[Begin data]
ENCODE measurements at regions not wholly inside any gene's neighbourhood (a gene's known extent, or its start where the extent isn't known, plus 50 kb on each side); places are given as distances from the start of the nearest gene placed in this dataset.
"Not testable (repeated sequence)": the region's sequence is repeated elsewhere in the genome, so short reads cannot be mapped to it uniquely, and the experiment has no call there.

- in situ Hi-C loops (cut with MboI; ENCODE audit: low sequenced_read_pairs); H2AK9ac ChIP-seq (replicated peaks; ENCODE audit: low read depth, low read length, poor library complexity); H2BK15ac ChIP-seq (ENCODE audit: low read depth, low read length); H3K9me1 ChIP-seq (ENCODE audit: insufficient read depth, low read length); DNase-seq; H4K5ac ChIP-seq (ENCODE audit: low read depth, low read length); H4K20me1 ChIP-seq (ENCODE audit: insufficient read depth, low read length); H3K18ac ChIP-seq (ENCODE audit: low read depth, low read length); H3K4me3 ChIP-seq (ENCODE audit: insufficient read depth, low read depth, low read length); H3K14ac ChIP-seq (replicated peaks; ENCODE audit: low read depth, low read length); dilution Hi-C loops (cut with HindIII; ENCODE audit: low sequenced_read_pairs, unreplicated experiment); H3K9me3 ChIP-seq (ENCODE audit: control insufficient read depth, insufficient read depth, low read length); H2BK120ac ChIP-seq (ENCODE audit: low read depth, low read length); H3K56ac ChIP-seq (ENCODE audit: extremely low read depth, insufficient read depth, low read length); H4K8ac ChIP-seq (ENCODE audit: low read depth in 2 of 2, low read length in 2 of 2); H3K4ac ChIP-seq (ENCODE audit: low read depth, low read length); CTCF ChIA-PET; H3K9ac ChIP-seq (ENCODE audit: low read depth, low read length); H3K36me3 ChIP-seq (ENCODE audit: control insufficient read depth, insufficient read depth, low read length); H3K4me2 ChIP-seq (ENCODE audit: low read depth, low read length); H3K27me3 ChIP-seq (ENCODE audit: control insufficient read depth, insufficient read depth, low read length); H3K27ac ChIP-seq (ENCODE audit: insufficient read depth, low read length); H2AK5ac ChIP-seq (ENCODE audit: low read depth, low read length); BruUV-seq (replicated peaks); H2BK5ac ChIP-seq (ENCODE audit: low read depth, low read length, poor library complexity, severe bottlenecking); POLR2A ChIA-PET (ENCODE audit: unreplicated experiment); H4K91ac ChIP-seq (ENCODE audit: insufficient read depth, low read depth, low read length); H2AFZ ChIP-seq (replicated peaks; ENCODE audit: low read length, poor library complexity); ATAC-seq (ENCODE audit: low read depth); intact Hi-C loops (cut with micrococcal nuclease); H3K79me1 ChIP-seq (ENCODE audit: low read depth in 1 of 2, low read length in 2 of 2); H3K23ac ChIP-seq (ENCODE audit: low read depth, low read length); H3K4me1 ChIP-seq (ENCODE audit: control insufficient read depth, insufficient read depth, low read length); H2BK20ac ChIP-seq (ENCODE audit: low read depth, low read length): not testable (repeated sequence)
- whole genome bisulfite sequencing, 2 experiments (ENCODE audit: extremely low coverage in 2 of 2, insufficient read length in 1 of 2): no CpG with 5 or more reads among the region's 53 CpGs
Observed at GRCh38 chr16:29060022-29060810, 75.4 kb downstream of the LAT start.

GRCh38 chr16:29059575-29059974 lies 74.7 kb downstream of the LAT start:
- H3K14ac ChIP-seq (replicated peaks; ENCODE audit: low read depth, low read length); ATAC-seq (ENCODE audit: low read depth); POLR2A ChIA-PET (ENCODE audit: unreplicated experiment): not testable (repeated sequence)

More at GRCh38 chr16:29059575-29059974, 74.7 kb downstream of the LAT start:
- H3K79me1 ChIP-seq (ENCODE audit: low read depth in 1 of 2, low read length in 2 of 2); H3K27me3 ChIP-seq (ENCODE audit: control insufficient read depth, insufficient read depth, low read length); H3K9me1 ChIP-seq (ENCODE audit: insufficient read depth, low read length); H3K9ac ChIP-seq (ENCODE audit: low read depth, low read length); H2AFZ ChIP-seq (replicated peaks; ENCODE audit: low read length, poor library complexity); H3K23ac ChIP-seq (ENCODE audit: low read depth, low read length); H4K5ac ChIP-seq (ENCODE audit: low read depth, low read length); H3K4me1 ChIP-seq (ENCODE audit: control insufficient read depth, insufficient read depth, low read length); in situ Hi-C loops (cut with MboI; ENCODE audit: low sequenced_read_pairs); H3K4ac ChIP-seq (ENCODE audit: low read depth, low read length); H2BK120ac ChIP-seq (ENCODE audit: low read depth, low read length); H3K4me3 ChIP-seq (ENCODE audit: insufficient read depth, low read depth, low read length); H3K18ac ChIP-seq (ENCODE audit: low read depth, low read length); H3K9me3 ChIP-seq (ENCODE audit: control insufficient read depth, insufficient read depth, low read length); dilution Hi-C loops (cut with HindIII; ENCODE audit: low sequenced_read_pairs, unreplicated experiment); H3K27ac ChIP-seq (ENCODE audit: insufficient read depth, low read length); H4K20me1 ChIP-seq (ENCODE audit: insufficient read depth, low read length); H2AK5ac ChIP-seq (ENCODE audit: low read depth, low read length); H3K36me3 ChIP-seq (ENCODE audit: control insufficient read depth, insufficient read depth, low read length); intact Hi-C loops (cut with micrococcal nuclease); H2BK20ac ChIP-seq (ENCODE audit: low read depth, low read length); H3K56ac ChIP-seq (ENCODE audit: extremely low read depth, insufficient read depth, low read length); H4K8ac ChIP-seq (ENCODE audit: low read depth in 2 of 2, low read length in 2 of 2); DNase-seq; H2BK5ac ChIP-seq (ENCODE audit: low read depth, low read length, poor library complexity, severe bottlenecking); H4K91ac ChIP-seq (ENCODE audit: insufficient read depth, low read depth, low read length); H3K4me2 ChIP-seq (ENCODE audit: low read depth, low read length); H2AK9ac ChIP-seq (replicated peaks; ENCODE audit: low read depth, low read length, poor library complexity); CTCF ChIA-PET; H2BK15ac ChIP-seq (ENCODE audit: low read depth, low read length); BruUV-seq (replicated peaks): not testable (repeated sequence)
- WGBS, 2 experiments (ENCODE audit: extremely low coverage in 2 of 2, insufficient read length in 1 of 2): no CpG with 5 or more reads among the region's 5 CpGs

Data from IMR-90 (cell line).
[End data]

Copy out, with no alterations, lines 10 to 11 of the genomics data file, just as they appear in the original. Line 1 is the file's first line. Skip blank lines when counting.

- WGBS, 2 experiments (ENCODE audit: extremely low coverage in 2 of 2, insufficient read length in 1 of 2): no CpG with 5 or more reads among the region's 5 CpGs

Data from IMR-90 (cell line).